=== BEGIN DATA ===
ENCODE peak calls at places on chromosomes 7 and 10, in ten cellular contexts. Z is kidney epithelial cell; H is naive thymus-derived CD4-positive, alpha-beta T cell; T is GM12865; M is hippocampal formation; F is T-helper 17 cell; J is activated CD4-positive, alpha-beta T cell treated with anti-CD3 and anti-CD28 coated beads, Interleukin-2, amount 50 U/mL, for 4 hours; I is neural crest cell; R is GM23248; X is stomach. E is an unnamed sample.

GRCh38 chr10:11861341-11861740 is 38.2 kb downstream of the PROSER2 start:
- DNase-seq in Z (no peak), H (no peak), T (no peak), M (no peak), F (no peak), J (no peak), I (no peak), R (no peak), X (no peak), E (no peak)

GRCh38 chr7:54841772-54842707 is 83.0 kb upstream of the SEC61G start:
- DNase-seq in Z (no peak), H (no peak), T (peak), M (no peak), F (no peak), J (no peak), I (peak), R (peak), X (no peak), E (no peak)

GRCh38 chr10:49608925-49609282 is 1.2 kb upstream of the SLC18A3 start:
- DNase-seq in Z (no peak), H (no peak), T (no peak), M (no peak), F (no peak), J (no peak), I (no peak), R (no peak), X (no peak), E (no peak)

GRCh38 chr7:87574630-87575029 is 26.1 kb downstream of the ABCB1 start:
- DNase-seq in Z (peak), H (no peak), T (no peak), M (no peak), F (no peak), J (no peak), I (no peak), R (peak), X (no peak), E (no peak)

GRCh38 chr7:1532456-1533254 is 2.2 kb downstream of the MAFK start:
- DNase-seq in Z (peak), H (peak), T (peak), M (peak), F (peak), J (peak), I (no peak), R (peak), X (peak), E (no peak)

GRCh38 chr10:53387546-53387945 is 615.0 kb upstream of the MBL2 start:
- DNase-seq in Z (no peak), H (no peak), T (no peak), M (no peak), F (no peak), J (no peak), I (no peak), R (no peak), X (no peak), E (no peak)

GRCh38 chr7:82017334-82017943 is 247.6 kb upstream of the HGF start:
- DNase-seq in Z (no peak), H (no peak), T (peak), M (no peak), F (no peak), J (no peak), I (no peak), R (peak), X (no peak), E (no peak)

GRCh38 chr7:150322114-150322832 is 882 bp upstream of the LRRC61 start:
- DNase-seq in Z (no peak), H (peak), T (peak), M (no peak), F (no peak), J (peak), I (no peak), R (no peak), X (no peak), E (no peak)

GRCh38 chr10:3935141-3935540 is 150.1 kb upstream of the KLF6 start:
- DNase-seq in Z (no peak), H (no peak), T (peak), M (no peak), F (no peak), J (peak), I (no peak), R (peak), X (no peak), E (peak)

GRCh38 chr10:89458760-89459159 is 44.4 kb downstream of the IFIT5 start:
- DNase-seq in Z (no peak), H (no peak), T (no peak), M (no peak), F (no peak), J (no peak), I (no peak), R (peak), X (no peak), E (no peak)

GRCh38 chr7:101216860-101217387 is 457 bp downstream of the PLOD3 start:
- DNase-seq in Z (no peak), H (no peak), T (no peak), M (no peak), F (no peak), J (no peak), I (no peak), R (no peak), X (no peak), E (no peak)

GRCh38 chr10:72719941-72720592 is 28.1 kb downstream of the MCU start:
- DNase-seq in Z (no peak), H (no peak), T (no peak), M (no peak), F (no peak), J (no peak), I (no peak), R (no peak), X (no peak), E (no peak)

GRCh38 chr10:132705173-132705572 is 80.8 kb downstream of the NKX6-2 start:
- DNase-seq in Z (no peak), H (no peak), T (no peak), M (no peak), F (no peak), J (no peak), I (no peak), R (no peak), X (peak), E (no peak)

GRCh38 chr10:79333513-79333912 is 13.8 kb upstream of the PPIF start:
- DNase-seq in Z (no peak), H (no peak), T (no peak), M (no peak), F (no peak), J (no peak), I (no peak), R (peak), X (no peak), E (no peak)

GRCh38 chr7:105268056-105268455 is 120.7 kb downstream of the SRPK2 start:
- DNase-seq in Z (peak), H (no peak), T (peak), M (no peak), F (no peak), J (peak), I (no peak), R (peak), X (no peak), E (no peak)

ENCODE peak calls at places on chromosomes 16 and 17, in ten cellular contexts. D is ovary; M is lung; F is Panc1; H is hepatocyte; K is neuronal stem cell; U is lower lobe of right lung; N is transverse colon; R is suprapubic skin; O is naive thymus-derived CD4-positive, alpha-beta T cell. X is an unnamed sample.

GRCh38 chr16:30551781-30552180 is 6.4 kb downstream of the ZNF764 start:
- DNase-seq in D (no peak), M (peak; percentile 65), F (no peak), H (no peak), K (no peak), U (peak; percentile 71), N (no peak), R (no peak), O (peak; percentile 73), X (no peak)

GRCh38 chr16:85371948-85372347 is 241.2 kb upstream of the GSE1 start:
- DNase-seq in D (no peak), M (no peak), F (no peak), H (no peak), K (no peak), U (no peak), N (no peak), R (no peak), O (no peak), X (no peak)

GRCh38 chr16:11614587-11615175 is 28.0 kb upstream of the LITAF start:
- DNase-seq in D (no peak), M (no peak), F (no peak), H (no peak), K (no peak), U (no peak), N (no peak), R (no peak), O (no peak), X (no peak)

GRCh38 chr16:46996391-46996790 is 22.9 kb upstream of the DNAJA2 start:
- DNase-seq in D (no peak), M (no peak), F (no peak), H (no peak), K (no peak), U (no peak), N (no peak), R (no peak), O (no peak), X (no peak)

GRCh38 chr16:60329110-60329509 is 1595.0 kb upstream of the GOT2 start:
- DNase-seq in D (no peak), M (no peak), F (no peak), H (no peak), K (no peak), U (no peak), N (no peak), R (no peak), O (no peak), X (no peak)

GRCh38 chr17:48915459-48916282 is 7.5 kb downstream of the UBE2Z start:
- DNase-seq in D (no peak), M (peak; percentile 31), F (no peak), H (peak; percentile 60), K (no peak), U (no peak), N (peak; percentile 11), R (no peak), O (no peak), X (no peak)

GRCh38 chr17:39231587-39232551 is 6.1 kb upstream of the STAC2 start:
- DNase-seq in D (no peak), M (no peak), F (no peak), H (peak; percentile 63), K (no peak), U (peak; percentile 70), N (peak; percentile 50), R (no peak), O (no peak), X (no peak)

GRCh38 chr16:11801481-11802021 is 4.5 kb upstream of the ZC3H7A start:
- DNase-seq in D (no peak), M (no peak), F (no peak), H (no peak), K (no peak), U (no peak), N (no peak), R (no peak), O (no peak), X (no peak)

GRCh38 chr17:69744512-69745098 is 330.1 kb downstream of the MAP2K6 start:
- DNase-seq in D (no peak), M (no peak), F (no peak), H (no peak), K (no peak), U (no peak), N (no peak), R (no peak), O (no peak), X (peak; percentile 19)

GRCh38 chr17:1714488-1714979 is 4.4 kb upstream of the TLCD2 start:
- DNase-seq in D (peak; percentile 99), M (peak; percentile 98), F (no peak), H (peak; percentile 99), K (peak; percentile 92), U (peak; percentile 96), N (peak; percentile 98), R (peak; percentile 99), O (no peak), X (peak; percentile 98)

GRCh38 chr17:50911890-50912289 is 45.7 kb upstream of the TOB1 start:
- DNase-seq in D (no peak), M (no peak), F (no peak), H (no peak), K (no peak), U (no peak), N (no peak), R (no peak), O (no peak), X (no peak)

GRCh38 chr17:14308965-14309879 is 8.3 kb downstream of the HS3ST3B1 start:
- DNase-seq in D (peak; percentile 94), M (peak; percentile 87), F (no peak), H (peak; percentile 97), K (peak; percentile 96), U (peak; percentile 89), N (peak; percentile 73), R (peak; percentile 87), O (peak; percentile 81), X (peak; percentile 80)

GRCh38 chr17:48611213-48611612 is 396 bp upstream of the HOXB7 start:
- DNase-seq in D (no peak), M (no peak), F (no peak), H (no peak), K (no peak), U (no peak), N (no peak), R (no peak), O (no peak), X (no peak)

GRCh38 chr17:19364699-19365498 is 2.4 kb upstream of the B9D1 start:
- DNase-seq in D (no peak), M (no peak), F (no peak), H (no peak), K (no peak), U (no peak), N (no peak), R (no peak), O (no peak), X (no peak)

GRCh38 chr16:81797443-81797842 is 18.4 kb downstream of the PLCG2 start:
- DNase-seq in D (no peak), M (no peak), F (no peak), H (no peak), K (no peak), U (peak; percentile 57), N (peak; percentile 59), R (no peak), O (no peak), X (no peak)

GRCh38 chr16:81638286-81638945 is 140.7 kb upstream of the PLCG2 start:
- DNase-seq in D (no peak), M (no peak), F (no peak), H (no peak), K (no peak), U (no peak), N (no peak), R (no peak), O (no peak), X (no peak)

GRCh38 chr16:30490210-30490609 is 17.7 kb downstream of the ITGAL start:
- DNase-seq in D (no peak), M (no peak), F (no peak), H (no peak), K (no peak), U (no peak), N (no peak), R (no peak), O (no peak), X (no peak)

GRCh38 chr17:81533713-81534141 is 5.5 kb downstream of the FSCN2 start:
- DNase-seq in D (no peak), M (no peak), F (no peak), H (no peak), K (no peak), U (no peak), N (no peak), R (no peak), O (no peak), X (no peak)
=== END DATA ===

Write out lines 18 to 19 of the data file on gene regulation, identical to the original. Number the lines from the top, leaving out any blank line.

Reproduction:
GRCh38 chr10:3935141-3935540 is 150.1 kb upstream of the KLF6 start:
- DNase-seq in Z (no peak), H (no peak), T (peak), M (no peak), F (no peak), J (peak), I (no peak), R (peak), X (no peak), E (peak)